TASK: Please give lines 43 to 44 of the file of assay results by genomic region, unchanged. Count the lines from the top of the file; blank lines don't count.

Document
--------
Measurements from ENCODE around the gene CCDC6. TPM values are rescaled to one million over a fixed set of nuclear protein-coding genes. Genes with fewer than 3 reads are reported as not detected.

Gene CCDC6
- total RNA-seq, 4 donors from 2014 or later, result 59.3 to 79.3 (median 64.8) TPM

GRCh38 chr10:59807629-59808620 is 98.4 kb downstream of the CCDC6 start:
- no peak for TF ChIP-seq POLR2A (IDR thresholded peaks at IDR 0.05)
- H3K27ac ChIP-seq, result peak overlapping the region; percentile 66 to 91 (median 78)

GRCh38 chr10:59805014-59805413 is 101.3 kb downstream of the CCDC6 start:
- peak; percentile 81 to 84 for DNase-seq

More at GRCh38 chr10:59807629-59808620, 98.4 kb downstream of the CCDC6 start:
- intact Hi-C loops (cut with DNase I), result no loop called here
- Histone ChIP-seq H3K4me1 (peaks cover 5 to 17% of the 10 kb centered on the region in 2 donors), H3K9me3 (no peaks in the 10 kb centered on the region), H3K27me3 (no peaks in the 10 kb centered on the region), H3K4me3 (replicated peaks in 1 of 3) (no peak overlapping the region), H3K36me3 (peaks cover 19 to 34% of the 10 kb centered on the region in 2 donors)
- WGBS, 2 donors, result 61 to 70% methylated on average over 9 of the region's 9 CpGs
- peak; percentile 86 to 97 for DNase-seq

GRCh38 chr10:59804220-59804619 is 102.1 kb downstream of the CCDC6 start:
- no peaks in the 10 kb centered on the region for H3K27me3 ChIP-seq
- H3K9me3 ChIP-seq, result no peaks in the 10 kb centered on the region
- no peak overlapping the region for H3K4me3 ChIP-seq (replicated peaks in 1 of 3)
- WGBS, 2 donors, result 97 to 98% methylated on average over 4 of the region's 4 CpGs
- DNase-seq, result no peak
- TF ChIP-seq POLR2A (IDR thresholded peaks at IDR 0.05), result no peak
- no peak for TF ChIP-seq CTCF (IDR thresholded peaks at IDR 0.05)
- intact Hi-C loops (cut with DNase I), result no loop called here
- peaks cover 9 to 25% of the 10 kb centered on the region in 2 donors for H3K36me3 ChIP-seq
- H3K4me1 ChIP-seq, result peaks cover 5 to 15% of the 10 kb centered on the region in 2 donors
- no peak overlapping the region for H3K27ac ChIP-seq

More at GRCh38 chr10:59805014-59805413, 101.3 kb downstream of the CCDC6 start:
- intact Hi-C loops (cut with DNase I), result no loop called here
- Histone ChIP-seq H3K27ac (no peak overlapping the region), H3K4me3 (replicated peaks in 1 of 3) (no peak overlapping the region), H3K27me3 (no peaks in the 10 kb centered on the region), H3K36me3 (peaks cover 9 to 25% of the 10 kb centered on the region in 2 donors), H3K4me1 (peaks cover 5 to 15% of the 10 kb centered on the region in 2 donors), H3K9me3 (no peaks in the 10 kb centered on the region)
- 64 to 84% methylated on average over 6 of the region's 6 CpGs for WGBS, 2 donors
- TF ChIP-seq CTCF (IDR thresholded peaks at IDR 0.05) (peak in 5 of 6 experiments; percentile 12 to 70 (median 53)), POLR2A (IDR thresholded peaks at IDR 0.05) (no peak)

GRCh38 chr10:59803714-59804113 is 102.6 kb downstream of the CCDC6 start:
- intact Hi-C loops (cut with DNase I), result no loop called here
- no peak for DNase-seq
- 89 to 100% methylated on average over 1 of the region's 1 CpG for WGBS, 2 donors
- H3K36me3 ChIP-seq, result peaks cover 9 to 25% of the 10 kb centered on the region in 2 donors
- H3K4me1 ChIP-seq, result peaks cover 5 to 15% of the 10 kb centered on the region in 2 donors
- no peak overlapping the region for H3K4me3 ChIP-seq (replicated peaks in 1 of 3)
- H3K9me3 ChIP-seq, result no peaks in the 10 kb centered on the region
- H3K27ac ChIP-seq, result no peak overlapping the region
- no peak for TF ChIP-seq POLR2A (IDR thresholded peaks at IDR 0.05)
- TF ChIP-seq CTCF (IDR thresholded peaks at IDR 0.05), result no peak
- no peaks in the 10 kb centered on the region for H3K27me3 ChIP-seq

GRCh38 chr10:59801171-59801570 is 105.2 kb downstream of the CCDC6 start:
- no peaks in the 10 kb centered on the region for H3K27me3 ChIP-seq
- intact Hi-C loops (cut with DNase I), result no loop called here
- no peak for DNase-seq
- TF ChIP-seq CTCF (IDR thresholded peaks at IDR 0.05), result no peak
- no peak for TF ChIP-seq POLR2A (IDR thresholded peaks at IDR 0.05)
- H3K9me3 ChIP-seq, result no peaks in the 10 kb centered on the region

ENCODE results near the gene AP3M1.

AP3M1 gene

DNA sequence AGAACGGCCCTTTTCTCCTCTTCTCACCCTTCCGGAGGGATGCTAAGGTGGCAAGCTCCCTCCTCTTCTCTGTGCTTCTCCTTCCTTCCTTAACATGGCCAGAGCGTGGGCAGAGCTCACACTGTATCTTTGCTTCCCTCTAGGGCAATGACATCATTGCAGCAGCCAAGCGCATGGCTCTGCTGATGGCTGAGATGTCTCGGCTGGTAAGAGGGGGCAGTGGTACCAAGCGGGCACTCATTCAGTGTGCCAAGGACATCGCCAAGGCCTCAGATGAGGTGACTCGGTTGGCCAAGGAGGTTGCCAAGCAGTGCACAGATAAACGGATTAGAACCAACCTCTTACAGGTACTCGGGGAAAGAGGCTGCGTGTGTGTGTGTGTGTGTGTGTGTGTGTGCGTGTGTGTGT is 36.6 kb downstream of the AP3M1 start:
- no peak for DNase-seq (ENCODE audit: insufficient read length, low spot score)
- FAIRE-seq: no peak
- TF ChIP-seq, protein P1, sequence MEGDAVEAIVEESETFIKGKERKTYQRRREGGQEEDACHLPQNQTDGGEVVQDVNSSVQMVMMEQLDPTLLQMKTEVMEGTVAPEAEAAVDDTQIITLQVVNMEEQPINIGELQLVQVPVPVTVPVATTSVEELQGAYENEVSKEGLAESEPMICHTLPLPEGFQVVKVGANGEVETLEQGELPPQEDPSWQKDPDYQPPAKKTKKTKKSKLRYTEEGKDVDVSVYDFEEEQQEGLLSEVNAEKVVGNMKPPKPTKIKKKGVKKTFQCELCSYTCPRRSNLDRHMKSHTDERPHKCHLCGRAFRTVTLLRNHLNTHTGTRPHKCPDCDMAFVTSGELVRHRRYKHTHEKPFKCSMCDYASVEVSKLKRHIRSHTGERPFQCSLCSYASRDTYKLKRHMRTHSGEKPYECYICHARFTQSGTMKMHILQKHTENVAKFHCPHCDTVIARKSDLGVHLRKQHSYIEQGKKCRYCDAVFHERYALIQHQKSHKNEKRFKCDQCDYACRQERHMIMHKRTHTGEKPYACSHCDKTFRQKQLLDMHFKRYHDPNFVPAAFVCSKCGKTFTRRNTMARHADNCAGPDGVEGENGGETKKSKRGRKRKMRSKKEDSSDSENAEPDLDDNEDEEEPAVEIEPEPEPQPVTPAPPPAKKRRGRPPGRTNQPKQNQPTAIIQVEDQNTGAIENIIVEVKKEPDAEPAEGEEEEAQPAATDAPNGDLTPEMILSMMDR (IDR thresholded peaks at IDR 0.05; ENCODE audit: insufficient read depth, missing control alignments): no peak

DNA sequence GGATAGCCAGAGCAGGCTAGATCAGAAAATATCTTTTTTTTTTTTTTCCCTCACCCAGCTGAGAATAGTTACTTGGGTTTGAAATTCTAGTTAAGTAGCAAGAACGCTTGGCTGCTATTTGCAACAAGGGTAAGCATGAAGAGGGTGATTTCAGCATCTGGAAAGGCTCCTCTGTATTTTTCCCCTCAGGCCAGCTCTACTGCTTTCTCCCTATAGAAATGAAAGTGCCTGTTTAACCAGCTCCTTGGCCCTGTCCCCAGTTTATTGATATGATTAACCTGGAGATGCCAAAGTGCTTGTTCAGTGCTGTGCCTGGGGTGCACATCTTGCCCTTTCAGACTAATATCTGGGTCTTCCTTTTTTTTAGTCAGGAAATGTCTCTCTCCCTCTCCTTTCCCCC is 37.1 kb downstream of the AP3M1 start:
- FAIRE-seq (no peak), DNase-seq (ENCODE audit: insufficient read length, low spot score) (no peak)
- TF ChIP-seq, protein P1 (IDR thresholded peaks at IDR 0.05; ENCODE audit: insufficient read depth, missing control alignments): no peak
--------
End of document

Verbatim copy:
GRCh38 chr10:59801171-59801570 is 105.2 kb downstream of the CCDC6 start:
- no peaks in the 10 kb centered on the region for H3K27me3 ChIP-seq